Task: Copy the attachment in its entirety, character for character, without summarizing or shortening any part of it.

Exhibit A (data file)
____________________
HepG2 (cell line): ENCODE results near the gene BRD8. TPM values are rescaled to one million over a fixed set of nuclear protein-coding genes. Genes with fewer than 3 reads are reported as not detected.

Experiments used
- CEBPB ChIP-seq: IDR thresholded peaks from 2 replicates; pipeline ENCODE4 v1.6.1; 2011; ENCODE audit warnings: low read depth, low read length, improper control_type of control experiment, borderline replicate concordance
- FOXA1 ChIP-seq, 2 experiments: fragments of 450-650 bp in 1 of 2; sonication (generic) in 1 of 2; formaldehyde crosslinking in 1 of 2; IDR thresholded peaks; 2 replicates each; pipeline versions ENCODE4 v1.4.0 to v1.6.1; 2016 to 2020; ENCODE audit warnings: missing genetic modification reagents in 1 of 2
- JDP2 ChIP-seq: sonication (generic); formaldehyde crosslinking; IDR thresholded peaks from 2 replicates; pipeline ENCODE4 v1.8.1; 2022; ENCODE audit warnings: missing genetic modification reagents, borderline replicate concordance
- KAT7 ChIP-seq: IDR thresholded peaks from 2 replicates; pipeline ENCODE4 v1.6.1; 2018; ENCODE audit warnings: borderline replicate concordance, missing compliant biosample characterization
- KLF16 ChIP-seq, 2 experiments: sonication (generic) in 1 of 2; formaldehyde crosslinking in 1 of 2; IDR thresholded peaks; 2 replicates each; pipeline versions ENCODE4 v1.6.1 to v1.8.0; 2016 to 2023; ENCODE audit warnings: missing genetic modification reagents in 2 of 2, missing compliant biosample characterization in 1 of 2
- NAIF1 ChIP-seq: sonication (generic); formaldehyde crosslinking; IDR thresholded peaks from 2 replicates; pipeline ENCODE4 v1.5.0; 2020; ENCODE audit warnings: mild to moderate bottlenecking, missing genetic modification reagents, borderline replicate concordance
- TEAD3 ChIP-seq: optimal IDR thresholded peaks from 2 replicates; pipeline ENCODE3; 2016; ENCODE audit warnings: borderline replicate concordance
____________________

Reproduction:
HepG2 (cell line): ENCODE results near the gene BRD8. TPM values are rescaled to one million over a fixed set of nuclear protein-coding genes. Genes with fewer than 3 reads are reported as not detected.

Experiments used
- CEBPB ChIP-seq: IDR thresholded peaks from 2 replicates; pipeline ENCODE4 v1.6.1; 2011; ENCODE audit warnings: low read depth, low read length, improper control_type of control experiment, borderline replicate concordance
- FOXA1 ChIP-seq, 2 experiments: fragments of 450-650 bp in 1 of 2; sonication (generic) in 1 of 2; formaldehyde crosslinking in 1 of 2; IDR thresholded peaks; 2 replicates each; pipeline versions ENCODE4 v1.4.0 to v1.6.1; 2016 to 2020; ENCODE audit warnings: missing genetic modification reagents in 1 of 2
- JDP2 ChIP-seq: sonication (generic); formaldehyde crosslinking; IDR thresholded peaks from 2 replicates; pipeline ENCODE4 v1.8.1; 2022; ENCODE audit warnings: missing genetic modification reagents, borderline replicate concordance
- KAT7 ChIP-seq: IDR thresholded peaks from 2 replicates; pipeline ENCODE4 v1.6.1; 2018; ENCODE audit warnings: borderline replicate concordance, missing compliant biosample characterization
- KLF16 ChIP-seq, 2 experiments: sonication (generic) in 1 of 2; formaldehyde crosslinking in 1 of 2; IDR thresholded peaks; 2 replicates each; pipeline versions ENCODE4 v1.6.1 to v1.8.0; 2016 to 2023; ENCODE audit warnings: missing genetic modification reagents in 2 of 2, missing compliant biosample characterization in 1 of 2
- NAIF1 ChIP-seq: sonication (generic); formaldehyde crosslinking; IDR thresholded peaks from 2 replicates; pipeline ENCODE4 v1.5.0; 2020; ENCODE audit warnings: mild to moderate bottlenecking, missing genetic modification reagents, borderline replicate concordance
- TEAD3 ChIP-seq: optimal IDR thresholded peaks from 2 replicates; pipeline ENCODE3; 2016; ENCODE audit warnings: borderline replicate concordance